Where can you find informed and opinionated citizens passionately engaging with top constitutional scholars regarding key constitutional issues? Where are the most engaging debates about the current challenges facing America taking place? Where can you join the fray?

In the Bill of Rights Institute’s Founders Forum.

Every month, the Institute’s top donors participate in a conference call led by key figures in constitutional scholarship and current events. October’s Founders Forum was hosted by Dr. Daniel Dreisbach of American University, and he discussed the role of religious liberty in America’s history and its relation to recent events in the news. He also talked about the impact the Institute’s new curriculum,Religious Liberty: the American Experiment, would have on students.

Among Dr. Dreisbach’s main points:

- The Founders’ support of disestablishment introduced a new approach to nurturing religious culture; each religion was now free to compete in the marketplace of ideas.

- The First Amendment was the culmination of this disestablishment approach.

Dr. Daniel Dreisbach

- The First Amendment was designed to prohibit a national church, but the Founders did not intend to silence the voice of religion in public life.

-While the First Amendment prohibited the federal government from interfering with religion, America’s federalist system left states the right to determine the line between church and state. ┬áIn fact, when the Constitution was ratified, several states had established churches.

Dr. Dreisbach then posed a challenging question to participants, one we’ll leave for you to weigh in on as well: How do we provide the social discipline necessary for self-government?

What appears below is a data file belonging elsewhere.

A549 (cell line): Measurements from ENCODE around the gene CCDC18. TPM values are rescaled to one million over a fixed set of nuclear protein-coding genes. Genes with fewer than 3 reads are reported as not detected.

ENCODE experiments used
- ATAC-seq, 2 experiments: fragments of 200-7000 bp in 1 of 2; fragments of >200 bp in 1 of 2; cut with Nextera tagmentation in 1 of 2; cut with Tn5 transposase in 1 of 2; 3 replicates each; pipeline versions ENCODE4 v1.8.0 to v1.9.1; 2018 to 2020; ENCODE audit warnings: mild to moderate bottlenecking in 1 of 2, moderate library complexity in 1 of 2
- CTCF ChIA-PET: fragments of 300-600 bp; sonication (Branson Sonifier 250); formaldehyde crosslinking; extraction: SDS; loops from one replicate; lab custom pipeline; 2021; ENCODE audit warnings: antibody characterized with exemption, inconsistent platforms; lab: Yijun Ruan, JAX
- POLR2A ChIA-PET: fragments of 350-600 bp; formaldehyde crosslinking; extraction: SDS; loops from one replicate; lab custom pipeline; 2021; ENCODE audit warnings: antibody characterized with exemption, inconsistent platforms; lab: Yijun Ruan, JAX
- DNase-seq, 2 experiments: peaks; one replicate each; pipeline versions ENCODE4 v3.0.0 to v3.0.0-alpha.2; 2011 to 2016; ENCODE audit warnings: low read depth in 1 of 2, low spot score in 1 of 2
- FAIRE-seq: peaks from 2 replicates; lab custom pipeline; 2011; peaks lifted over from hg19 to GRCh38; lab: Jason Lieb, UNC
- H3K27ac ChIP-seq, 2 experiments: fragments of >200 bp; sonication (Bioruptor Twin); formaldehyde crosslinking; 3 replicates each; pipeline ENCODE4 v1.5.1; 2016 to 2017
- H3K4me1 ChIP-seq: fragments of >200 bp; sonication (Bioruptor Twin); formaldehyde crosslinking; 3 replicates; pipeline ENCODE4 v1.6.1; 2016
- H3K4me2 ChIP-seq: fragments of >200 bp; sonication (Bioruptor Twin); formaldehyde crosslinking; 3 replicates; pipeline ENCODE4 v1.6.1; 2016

This is just one of the many difficult issues wrestled with during our Forums. Check in next month when we report on the Founders Forum taking place on Bill of Rights Day!

Posted in A More Perfect Blog, Uncategorized


2 Responses to “The Role of Religious Liberty in America’s History”

  1. Ed Darrell says:

    Hudson in Religion in America (mine was a fourth edition) made the point that the colonies each modified their charters to get through a conflict with England, without assistance from Parliament, as suggested by the Continental Congress. Perhaps coincidentally, each of the 13 colonies included some sort of bill of rights by 1778, and in each of those, religious freedom was assured. By Hudson’s count, that was disestablishment.

    By 1787 the only vestiges of establishment left were four colonies who would collect as taxes voluntary contributions to one or more churches.

    I think the claim that several colonies had established churches at the time of the First Amendment is in error. At most it would have been four, and each of those four had guarantees of religious freedom. Jefferson especially was nervous about maintaining that position, but Madison countered that only Virginia had tried to backtrack on expanding religious liberty, in 1785 when Patrick Henry proposed to pay clergy so they could teach — and that turned out well for religious liberty, with the passage of the Virginia Statute for Religious Freedom instead.

    Does your count of established churches in 1787 differ?

    • Lisa Lewis says:

      Hi Ed,

      Thanks for your comment! Greg reached out to Dr. Dreisbach for his answer to your question. His response follows: